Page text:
Around Sheffield Pike (approx. 6 miles)


This walk is available to download as an e book in Kindle format from Amazon - take the route description with you on your mobile device.

Important Note: We went wrong on this walk (we often do) - but we didn't stray too far from the path, so I've amended the OS route and gps file to show the route that we should have taken! Most of the walk follows clear paths - some of the descent is very steep on a loose stony track. The route is full of contrasts, starting at the idyllic Glencoyne Bay (reputed to have provided the inspiration for Wordsworth's Daffodils) but also passing through the site of the largest lead mining operation in the country. On a good day there are great views, but as you can see from the photographs, we didn't choose a good day!


Maps: Sheet OL5 The English Lakes - North Eastern area. map
Start: NY 386 188 - National Trust Glencoyne Car Park (bus stop next to entrance).
Route: mostly along clear paths and tracks - some of which are very steep. Great views over Ullswater (if you walk the route in better weather than we did).
Links to route files: Ordnance Survey OS Maps online (may only available to OSMaps subscribers) or .gpx (exported from OS Maps app on Android device - can be imported into many devices).
More info: route profile
Refreshments: Pub, café and tea rooms in Glenridding.
Glencoyne Bay Car Park The route starts from the car park - leave the car park by the path at the southern end - a stone wall separates the path from the road.







Glencoyne Where the path meets a farm track, turn right to follow the track.
Glencoyne The path leads immediately in front of the farm buildings and house - in fact it goes through the front garden of the cottage! When you leave the garden …
Glencoyne … head up towards a pole carrying overhead power cables. Walk past the pole and towards a dead tree …
Glencoyne … the path becomes clearer - and there is a lonely marker pole (that's lost its waymark disc).
Glencoyne The path leads close to buildings on the left …
Glencoyne … beyond the cottages cross a narrow beck and immediately bear left (there was a broken marker post lying on the ground on the day we walked).
Glencoyne The grassy path leads up towards a stone wall. As you approach the wall it becomes more stony …
Glencoyne below Black Crag … with the final few metres almost like stone steps. Go through the gate and follow the path …
Glencoyne below Black Crag … which runs alongside the wall.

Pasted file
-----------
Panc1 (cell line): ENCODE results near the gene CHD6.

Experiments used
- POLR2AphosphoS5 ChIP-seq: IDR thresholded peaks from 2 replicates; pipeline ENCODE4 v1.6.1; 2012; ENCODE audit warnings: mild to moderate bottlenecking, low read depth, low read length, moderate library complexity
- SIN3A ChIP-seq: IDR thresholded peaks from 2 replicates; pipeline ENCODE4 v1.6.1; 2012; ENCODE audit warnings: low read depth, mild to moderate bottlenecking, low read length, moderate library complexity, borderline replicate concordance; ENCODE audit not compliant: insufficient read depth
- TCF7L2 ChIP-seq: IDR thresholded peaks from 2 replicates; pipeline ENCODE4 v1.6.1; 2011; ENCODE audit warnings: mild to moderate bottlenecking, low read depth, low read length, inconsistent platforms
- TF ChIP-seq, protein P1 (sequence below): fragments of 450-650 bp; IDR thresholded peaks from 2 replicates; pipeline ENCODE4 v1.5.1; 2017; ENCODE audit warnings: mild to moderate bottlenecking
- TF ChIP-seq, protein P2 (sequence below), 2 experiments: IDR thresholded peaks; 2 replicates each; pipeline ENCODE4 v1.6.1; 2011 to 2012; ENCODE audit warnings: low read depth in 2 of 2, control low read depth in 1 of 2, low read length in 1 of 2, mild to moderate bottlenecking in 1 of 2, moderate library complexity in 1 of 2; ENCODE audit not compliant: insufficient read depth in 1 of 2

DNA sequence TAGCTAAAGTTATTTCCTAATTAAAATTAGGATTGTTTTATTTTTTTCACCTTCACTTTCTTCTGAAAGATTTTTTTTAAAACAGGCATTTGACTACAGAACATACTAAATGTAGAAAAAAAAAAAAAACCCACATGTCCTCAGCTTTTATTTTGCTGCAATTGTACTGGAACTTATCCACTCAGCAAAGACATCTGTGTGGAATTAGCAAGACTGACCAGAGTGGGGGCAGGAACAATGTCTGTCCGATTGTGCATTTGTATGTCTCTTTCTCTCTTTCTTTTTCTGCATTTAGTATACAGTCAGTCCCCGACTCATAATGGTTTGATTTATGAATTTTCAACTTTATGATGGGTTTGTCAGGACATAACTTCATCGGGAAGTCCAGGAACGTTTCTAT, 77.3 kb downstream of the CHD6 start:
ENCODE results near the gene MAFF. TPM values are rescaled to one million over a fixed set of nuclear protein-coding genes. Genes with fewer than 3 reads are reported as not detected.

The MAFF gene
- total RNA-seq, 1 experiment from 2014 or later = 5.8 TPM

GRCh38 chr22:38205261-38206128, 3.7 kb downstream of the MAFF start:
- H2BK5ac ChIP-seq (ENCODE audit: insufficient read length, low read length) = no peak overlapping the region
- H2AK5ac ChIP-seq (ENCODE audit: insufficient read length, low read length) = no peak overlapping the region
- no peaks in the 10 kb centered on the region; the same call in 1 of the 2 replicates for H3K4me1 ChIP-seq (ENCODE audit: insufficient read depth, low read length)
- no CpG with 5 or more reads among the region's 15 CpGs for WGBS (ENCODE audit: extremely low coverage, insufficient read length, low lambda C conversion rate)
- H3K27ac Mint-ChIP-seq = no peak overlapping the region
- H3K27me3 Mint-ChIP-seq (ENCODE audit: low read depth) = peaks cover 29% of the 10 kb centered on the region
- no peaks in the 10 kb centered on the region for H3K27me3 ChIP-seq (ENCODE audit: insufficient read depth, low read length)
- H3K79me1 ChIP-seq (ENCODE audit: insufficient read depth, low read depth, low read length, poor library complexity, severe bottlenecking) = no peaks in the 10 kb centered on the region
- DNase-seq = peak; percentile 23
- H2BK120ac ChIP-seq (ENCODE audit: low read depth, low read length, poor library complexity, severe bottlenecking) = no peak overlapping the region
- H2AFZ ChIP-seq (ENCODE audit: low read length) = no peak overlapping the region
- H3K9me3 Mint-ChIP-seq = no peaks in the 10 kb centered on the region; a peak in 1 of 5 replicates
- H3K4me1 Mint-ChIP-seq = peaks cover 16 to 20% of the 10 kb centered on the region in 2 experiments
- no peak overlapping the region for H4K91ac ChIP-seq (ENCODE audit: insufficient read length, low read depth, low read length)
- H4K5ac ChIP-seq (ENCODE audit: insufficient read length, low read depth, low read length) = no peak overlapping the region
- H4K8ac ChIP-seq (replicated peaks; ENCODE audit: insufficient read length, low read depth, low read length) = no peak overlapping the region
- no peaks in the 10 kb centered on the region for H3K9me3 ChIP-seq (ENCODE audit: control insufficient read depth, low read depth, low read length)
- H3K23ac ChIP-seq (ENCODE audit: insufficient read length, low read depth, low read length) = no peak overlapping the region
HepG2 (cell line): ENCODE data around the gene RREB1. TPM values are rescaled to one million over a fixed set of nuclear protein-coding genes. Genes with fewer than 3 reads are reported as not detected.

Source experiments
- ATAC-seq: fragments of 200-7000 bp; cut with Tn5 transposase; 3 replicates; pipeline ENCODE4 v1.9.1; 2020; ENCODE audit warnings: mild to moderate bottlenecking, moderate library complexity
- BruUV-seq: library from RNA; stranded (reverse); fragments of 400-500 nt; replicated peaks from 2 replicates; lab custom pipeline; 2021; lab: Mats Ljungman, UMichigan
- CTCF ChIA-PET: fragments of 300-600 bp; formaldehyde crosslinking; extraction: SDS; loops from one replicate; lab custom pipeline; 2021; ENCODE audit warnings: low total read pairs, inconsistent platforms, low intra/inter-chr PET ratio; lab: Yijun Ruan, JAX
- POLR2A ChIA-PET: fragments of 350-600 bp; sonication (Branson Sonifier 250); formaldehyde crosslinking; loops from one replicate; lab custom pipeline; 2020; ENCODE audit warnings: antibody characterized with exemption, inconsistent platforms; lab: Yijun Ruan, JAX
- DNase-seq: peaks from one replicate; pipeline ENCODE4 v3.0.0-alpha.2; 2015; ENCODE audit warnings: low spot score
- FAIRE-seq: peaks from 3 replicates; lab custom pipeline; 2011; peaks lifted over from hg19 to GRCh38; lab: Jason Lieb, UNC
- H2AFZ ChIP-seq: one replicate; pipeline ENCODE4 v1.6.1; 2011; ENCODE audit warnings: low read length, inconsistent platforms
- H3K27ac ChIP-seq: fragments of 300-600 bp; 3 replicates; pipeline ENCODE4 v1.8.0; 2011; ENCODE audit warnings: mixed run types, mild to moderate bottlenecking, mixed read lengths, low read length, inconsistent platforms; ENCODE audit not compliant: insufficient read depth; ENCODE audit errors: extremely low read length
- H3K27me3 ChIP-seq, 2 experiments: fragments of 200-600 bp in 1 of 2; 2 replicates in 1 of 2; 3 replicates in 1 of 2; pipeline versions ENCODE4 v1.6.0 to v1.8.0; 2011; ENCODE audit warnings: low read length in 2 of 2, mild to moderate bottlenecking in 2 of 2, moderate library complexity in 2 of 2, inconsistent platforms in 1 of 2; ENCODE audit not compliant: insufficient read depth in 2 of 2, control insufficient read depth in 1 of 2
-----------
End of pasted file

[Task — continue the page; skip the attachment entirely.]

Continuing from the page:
looking back to view of Ullswater Do remember to turn round to admire the view.
Bleabank Side The path bears left away from the wall and leads through a narrow wooden gate.
Bleabank Side The clear path continues to climb - and the stepper bits sections are stepped.
west of Sheffield Pike summit It was at the spot pictured where we went wrong. We took the left hand fork (which petered out). We should have taken the right fork, which levels out curves round to the left …
tips below Greenside quarry ... then descends to a wooden bridge below a large spoil heap.
walking towards Greenside Road After crossing the bridge follow the track …
walking round Stang End towards Greenside Road … which is steep and stony …
walking towards Greenside Road … as it zigs down towards …
walking towards Greenside Road … the cluster of buildings at Greenside. Turn left where the track meets the main route up to Striding Edge. Go through the wooden gate by the first building at Greenside …
Greenside Road … then follow the unmade road as it leads down the valley ...
Greenside Road … passing a couple of rows of cottages before entering Glenridding and passing the Traveller's Rest. Follow the road down to turn left onto the …
A592 at Glenridding … main road (A592).
leaving A592 to take lakeside path Just as you leave the village, take the path on the right which …
Ullswater from lakeside path … runs between the lake and the road. The path re-joins the road for a stretch where the road runs right on the lake side. When the path finally emerges onto the main road, look for the path which runs alongside the wall at the other side of the road. The path leads back to the car park at Glencoyne Bay.

Other walks near here:


All text and images ©Graham Dean, September, 2017.


Back to: